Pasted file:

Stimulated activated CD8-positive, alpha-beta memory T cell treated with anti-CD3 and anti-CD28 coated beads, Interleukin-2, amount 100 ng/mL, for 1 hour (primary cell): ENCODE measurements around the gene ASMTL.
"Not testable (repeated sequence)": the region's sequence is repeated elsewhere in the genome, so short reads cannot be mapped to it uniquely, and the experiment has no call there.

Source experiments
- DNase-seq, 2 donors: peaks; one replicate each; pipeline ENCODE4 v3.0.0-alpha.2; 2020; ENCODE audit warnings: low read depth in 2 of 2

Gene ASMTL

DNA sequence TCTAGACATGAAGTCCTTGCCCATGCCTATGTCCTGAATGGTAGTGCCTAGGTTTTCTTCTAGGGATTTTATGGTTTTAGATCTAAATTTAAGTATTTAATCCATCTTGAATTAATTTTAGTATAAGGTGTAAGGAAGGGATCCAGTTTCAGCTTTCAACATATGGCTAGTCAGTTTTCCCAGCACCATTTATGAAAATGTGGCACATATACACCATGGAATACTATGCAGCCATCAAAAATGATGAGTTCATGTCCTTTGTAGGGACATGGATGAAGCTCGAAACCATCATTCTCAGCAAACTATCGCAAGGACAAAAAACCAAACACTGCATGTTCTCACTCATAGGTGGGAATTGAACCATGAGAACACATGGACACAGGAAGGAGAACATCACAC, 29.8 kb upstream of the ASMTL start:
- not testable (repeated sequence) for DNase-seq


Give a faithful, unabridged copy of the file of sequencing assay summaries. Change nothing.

Stimulated activated CD8-positive, alpha-beta memory T cell treated with anti-CD3 and anti-CD28 coated beads, Interleukin-2, amount 100 ng/mL, for 1 hour (primary cell): ENCODE measurements around the gene ASMTL.
"Not testable (repeated sequence)": the region's sequence is repeated elsewhere in the genome, so short reads cannot be mapped to it uniquely, and the experiment has no call there.

Source experiments
- DNase-seq, 2 donors: peaks; one replicate each; pipeline ENCODE4 v3.0.0-alpha.2; 2020; ENCODE audit warnings: low read depth in 2 of 2

Gene ASMTL

DNA sequence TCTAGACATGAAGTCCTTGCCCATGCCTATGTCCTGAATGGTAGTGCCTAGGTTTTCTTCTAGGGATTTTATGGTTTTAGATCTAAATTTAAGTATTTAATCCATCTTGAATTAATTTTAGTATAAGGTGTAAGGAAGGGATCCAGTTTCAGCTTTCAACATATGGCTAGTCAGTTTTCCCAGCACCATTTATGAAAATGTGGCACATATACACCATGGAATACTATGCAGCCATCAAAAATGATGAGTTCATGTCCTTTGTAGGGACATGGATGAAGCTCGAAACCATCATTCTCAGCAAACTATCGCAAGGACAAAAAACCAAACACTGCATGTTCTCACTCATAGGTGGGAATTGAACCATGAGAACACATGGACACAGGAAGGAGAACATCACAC, 29.8 kb upstream of the ASMTL start:
- not testable (repeated sequence) for DNase-seq